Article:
The European Court has stated the following in relation to indoctrination and respecting Parents’ convictions. These are their General Principles and cited in every case, including cases over multi denominational religious education.

“The State is forbidden to pursue an aim of indoctrination that might be considered as not respecting parents’ religious and philosophical convictions. That is the limit that must not be exceeded”

The Court has defined ‘respecting parents’ convictions as:-

“The verb “respect” means more than “acknowledge” or “take into account”. In addition to a primarily negative undertaking, it implies some positive obligation on the part of the State. The term “conviction”, taken on its own, is not synonymous with the words “opinions” and “ideas”. It denotes views that attain a certain level of cogency, seriousness, cohesion and importance (see Valsamis, cited above, pp. 2323-24, §§ 25 and 27, and Campbell and Cosans, cited above, pp. 16-17, §§ 36-37).

“The second sentence of Article 2 of Protocol No. 1 implies on the other hand that the State, in fulfilling the functions assumed by it in regard to education and teaching, must take care that information or knowledge included in the curriculum is conveyed in an objective, critical and pluralistic manner. The State is forbidden to pursue an aim of indoctrination that might be considered as not respecting parents’ religious and philosophical convictions. That is the limit that must not be exceeded (ibid.).

“In order to examine the disputed legislation under Article 2 of Protocol No. 1, interpreted as above, one must, while avoiding any evaluation of the legislation’s expediency, have regard to the material situation that it sought and still seeks to meet. Certainly, abuses can occur as to the manner in which the provisions in force are applied by a given school or teacher and the competent authorities have a duty to take the utmost care to see to it that parents’ religious and philosophical convictions are not disregarded at this level by carelessness, lack of judgment or misplaced proselytism.”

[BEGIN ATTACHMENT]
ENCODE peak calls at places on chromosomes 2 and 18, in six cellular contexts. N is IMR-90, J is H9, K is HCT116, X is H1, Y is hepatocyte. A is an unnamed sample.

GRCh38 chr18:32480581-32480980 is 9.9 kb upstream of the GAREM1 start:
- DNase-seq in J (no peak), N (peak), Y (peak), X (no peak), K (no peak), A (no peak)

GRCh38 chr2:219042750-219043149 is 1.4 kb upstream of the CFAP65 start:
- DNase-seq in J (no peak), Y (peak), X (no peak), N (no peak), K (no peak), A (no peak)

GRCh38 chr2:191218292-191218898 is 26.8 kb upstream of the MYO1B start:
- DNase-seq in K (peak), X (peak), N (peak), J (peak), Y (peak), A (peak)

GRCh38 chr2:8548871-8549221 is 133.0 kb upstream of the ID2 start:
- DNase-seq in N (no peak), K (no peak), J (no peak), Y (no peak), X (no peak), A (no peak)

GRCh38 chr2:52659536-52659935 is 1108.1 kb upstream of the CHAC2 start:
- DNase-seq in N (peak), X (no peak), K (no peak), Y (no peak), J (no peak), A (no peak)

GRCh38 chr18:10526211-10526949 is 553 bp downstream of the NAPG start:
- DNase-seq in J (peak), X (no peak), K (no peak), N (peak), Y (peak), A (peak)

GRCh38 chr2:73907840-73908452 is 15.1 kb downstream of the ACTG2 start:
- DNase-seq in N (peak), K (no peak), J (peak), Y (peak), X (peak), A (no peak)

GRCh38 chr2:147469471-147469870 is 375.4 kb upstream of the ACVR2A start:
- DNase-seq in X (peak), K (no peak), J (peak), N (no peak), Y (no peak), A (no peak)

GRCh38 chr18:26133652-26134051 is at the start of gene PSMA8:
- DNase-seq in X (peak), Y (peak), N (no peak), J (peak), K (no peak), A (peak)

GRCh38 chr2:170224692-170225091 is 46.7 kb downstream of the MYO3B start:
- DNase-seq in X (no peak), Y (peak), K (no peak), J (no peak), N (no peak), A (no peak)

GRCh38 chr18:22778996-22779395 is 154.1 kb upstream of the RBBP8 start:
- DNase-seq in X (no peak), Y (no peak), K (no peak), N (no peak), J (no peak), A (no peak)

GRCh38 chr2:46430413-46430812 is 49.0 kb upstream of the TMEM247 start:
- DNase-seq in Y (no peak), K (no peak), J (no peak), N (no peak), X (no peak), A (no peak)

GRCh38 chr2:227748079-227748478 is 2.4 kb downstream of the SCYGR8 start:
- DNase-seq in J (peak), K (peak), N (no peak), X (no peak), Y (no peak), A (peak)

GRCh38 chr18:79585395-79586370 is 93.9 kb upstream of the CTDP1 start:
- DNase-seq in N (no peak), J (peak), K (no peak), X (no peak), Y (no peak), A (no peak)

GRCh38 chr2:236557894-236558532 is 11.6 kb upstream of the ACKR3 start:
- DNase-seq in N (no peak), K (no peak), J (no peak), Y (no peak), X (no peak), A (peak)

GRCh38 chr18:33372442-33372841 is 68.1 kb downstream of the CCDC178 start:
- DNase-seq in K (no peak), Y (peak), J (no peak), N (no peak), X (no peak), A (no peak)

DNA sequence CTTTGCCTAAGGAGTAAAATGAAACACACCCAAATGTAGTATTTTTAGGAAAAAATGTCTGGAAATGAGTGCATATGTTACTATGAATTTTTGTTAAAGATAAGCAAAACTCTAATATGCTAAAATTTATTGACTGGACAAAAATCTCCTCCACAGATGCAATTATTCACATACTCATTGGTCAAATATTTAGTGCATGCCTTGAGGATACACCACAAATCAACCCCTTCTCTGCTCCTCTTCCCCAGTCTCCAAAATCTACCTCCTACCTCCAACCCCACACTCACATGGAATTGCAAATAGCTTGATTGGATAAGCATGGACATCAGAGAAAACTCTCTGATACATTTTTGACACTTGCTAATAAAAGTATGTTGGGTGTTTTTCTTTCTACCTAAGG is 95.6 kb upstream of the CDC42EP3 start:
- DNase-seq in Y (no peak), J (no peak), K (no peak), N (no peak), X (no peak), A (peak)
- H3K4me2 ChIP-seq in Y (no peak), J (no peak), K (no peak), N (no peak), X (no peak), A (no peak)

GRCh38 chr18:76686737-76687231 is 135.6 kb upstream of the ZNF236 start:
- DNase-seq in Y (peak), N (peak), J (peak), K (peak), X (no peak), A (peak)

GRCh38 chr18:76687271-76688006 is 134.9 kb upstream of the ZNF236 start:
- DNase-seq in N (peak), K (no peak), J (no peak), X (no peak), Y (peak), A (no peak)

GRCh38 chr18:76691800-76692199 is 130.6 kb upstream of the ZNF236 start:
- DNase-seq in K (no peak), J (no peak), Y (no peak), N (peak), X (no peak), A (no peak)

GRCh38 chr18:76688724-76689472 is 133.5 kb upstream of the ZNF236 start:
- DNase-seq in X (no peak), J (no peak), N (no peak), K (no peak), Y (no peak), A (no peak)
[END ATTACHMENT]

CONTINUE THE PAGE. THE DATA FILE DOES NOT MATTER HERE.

Church and State agree that Parents’ convictions must be respected, but their view of what constitutes respect and what constitutes indoctrination are not in accordance with the rights guaranteed under the European Convention. Their standard of protecting the rights of parents only kicks in when they are protecting the rights of the Catholic majority.

The view of Church and State on indoctrination

Teachers and schools simply won’t listen to parents who complain that their children are being indoctrinated. Parents are simply dismissed out of hand, notwithstanding the fact that it is the parents that have the inalienable right not the teacher, school or patron body.

The Guidelines for the Inclusion of other faiths in Catholic Schools states that:-